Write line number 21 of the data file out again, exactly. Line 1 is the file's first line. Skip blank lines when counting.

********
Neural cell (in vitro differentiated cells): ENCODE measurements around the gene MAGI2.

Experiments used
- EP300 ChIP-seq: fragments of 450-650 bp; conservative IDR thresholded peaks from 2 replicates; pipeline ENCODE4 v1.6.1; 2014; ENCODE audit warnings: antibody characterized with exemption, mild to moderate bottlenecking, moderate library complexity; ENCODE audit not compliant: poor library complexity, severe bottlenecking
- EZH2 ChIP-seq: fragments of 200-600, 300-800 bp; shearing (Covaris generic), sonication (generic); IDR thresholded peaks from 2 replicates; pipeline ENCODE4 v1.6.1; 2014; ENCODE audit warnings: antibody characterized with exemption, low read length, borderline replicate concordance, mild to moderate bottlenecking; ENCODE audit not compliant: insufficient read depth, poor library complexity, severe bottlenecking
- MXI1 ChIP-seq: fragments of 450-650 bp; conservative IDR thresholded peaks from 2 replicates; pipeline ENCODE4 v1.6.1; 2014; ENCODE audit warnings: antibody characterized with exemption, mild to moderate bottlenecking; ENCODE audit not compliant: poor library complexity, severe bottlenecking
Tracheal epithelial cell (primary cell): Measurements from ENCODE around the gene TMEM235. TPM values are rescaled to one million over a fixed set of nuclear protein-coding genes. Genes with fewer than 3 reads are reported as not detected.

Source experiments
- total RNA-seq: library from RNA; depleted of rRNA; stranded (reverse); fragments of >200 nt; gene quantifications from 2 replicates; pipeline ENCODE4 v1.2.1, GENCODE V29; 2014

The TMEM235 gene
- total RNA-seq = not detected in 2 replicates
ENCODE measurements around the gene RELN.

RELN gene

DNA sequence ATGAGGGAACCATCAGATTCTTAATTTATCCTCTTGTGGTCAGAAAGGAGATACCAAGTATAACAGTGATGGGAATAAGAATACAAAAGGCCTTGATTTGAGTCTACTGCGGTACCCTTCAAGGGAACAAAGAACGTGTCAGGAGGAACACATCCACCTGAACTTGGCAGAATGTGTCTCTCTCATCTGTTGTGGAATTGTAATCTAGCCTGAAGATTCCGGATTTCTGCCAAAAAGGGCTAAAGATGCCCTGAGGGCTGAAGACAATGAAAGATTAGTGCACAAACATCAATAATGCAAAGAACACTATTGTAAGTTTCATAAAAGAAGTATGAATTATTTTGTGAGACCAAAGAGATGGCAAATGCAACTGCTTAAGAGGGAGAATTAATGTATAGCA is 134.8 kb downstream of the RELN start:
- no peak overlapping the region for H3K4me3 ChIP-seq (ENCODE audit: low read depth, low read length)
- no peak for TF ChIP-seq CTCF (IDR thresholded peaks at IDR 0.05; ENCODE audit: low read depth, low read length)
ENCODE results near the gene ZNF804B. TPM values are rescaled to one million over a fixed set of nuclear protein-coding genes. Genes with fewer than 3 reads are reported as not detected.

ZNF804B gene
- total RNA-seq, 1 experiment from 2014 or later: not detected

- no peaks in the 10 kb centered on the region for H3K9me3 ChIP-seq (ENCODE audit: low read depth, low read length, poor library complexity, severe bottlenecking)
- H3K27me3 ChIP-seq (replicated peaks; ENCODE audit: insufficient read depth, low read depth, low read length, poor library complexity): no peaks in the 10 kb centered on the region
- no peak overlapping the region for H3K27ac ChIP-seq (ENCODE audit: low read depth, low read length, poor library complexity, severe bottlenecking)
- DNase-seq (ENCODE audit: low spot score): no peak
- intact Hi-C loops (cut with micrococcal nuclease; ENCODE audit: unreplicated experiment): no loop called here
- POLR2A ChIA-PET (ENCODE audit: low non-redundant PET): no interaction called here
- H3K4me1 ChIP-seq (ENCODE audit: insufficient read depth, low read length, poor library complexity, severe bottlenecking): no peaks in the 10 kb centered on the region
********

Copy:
- no peak overlapping the region for H3K27ac ChIP-seq (ENCODE audit: low read depth, low read length, poor library complexity, severe bottlenecking)